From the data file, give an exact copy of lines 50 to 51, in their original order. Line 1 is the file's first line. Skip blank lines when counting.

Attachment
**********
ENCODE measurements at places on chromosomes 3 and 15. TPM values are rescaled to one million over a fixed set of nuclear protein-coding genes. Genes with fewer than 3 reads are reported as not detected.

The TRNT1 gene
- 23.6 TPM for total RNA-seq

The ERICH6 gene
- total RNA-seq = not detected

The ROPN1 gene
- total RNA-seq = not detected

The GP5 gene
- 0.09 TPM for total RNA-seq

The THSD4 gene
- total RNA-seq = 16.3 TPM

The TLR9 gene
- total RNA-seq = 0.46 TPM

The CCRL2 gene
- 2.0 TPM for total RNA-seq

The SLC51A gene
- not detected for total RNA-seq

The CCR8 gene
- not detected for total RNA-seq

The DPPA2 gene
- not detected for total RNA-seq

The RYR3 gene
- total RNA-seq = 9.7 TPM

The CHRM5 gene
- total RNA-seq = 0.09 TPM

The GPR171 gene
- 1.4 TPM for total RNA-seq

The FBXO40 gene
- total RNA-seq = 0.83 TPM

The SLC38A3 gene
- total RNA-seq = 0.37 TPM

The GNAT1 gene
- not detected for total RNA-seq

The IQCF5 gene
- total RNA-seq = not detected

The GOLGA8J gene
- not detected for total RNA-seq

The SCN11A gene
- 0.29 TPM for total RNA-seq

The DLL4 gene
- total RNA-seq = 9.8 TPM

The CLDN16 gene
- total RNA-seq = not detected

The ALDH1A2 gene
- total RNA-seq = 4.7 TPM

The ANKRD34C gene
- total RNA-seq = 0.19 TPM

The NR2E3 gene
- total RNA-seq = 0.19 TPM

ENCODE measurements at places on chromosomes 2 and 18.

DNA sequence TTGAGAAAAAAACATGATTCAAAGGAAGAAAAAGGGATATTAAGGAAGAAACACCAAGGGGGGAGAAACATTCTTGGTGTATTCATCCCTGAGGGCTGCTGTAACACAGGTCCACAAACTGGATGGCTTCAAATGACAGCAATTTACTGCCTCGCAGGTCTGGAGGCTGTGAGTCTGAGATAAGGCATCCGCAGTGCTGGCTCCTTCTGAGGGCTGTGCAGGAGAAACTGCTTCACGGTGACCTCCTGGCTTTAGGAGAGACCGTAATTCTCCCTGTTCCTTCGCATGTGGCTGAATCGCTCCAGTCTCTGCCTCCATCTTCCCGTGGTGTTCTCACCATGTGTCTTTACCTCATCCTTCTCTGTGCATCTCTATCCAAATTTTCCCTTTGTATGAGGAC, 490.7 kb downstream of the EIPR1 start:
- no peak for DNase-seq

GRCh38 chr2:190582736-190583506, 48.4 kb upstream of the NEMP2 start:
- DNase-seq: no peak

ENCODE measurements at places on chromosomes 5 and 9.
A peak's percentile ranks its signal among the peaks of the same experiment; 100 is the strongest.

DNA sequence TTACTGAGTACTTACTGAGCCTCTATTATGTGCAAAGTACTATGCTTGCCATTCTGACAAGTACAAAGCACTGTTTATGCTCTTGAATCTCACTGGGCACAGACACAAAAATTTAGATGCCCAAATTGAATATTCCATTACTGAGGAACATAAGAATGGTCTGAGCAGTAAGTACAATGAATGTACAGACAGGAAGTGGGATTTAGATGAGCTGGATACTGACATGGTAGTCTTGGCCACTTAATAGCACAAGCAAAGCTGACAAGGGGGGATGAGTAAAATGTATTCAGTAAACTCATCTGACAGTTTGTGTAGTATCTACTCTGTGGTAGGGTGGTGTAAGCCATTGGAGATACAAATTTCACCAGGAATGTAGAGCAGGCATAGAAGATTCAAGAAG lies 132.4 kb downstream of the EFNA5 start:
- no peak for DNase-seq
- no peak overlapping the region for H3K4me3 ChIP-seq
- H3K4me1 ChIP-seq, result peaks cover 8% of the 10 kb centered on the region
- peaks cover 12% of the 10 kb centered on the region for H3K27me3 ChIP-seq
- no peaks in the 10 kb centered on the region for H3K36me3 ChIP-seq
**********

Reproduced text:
ENCODE measurements at places on chromosomes 2 and 18.

DNA sequence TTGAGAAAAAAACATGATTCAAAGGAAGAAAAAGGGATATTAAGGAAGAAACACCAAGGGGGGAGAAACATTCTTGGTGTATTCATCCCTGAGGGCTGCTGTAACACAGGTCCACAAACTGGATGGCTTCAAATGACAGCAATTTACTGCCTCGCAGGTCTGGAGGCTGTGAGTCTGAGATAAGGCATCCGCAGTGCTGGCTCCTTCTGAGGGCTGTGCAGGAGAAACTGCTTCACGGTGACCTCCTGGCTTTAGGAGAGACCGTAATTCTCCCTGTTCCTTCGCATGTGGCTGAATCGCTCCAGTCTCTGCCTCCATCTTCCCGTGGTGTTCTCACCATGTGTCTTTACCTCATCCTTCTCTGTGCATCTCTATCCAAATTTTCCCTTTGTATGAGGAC, 490.7 kb downstream of the EIPR1 start: